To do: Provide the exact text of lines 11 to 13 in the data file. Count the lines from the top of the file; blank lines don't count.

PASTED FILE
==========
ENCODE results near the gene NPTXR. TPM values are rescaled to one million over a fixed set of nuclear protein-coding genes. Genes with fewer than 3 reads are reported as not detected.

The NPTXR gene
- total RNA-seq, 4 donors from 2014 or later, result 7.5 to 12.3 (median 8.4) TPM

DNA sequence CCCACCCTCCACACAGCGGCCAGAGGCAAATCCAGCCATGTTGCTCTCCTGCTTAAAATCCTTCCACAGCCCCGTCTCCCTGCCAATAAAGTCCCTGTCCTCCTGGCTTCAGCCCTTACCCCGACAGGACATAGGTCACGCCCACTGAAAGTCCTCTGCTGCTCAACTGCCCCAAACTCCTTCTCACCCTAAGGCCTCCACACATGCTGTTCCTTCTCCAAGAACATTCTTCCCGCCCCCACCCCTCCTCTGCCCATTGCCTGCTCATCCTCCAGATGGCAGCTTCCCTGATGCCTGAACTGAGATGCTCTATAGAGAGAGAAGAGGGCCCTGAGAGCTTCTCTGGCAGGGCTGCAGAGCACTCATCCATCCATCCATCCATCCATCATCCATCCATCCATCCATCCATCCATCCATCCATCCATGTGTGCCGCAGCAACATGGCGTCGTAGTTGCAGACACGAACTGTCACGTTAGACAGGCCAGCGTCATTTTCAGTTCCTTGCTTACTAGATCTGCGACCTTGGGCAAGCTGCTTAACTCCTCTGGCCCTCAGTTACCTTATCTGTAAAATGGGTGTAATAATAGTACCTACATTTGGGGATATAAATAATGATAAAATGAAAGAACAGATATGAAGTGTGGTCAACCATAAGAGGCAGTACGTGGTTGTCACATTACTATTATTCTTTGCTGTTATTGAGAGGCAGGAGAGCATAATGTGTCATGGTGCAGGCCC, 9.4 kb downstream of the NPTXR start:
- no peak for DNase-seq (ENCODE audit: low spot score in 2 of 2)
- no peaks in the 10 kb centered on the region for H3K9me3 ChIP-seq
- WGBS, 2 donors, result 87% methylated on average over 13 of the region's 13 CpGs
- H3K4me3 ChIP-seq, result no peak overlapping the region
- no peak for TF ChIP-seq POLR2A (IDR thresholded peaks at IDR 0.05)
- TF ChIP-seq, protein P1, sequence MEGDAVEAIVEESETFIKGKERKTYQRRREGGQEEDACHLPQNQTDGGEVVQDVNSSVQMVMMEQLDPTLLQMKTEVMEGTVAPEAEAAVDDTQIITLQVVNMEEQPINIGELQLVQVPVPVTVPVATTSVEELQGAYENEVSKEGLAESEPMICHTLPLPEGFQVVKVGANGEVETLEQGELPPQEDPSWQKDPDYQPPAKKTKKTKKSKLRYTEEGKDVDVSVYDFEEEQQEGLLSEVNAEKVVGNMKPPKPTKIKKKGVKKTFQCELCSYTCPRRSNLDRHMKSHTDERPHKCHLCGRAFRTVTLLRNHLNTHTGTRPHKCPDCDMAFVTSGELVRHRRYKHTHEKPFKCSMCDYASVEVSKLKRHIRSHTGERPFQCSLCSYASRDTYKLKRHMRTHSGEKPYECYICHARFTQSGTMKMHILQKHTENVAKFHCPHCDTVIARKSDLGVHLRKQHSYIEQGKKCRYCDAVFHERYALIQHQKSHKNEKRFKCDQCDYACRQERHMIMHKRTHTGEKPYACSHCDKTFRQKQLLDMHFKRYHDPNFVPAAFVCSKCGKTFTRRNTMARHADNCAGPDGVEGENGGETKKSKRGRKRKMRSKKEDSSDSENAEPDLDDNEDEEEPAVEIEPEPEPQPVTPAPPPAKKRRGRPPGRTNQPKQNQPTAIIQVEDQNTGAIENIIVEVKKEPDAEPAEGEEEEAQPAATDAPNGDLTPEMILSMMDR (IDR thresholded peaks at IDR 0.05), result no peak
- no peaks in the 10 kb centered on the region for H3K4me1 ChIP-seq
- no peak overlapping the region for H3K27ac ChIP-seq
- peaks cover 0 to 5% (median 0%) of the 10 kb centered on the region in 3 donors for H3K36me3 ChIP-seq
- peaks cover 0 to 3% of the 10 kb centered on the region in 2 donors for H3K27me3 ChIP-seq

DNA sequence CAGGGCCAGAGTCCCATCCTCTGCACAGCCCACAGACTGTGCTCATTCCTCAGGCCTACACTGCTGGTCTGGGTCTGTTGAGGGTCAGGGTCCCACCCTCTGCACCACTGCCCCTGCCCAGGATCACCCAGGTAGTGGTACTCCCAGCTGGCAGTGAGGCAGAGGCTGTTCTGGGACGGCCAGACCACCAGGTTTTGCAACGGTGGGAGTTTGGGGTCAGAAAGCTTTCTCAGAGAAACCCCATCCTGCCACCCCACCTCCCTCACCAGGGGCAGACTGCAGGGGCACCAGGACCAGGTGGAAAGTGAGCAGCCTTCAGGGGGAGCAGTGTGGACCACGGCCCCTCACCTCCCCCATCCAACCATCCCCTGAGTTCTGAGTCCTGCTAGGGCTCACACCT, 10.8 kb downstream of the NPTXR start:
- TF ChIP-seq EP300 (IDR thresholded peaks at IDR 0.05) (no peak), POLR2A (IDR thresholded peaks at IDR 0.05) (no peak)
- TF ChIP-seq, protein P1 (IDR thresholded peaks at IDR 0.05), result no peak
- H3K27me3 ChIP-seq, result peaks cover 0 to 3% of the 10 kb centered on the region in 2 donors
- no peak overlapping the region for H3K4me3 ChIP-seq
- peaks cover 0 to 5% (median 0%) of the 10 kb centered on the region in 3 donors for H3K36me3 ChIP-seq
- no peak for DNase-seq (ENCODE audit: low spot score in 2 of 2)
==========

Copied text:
- no peaks in the 10 kb centered on the region for H3K4me1 ChIP-seq
- no peak overlapping the region for H3K27ac ChIP-seq
- peaks cover 0 to 5% (median 0%) of the 10 kb centered on the region in 3 donors for H3K36me3 ChIP-seq